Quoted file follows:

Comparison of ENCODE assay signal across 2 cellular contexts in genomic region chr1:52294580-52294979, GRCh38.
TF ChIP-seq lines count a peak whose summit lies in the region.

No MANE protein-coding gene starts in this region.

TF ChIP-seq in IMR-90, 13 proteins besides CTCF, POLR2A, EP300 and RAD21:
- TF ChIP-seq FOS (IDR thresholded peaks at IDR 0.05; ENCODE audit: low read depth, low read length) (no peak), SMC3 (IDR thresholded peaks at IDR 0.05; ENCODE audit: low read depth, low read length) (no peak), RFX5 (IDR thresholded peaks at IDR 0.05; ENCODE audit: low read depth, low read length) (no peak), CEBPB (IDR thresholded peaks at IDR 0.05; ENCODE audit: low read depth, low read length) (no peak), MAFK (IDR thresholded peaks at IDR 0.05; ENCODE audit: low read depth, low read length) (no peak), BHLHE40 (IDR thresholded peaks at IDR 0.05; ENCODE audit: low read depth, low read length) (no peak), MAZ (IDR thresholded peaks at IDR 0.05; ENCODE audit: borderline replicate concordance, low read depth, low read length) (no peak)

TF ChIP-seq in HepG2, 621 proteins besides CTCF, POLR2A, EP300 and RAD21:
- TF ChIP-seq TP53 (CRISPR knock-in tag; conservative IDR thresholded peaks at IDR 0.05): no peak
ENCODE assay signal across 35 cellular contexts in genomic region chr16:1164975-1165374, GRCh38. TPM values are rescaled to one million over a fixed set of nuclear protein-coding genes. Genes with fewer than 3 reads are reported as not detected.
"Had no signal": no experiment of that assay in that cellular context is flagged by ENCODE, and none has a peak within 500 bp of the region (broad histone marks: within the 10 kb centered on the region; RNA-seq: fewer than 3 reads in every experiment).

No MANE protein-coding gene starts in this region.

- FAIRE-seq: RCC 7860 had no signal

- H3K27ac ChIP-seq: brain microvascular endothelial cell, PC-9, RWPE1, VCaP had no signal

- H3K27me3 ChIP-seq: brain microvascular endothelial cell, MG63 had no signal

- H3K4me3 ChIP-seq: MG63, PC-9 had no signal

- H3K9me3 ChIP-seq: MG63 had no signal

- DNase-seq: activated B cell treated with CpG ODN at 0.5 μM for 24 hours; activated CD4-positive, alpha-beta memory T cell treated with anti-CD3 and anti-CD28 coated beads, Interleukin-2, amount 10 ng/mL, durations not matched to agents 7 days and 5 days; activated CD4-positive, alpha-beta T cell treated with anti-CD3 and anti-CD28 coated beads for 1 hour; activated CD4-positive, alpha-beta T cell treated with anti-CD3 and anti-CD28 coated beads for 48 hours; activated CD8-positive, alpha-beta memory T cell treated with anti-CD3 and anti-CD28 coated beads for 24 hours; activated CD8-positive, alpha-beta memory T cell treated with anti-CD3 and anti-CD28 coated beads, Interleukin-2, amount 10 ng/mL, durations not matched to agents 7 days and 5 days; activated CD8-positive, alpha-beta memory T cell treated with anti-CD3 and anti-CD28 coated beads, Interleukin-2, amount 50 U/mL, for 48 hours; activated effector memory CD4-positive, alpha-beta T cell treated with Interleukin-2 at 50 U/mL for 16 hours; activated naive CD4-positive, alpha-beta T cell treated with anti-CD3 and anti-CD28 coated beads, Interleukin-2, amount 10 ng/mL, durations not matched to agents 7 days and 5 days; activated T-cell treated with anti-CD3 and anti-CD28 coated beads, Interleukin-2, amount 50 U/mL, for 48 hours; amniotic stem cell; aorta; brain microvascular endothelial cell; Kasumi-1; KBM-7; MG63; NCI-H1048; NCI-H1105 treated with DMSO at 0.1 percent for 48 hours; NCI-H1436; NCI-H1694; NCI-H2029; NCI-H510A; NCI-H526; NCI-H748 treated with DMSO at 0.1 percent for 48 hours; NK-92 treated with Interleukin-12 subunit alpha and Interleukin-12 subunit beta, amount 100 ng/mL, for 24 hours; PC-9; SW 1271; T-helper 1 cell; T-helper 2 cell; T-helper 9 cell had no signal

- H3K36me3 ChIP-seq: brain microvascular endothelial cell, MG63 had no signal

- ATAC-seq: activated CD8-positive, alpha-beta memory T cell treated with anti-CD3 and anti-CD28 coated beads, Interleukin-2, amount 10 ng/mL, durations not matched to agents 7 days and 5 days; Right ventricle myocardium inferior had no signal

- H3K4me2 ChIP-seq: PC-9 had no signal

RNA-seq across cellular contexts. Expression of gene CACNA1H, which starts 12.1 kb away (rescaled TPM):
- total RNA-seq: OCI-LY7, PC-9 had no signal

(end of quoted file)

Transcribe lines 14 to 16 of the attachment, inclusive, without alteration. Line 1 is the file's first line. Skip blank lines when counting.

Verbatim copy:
- H3K4me3 ChIP-seq: MG63, PC-9 had no signal

- H3K9me3 ChIP-seq: MG63 had no signal

- DNase-seq: activated B cell treated with CpG ODN at 0.5 μM for 24 hours; activated CD4-positive, alpha-beta memory T cell treated with anti-CD3 and anti-CD28 coated beads, Interleukin-2, amount 10 ng/mL, durations not matched to agents 7 days and 5 days; activated CD4-positive, alpha-beta T cell treated with anti-CD3 and anti-CD28 coated beads for 1 hour; activated CD4-positive, alpha-beta T cell treated with anti-CD3 and anti-CD28 coated beads for 48 hours; activated CD8-positive, alpha-beta memory T cell treated with anti-CD3 and anti-CD28 coated beads for 24 hours; activated CD8-positive, alpha-beta memory T cell treated with anti-CD3 and anti-CD28 coated beads, Interleukin-2, amount 10 ng/mL, durations not matched to agents 7 days and 5 days; activated CD8-positive, alpha-beta memory T cell treated with anti-CD3 and anti-CD28 coated beads, Interleukin-2, amount 50 U/mL, for 48 hours; activated effector memory CD4-positive, alpha-beta T cell treated with Interleukin-2 at 50 U/mL for 16 hours; activated naive CD4-positive, alpha-beta T cell treated with anti-CD3 and anti-CD28 coated beads, Interleukin-2, amount 10 ng/mL, durations not matched to agents 7 days and 5 days; activated T-cell treated with anti-CD3 and anti-CD28 coated beads, Interleukin-2, amount 50 U/mL, for 48 hours; amniotic stem cell; aorta; brain microvascular endothelial cell; Kasumi-1; KBM-7; MG63; NCI-H1048; NCI-H1105 treated with DMSO at 0.1 percent for 48 hours; NCI-H1436; NCI-H1694; NCI-H2029; NCI-H510A; NCI-H526; NCI-H748 treated with DMSO at 0.1 percent for 48 hours; NK-92 treated with Interleukin-12 subunit alpha and Interleukin-12 subunit beta, amount 100 ng/mL, for 24 hours; PC-9; SW 1271; T-helper 1 cell; T-helper 2 cell; T-helper 9 cell had no signal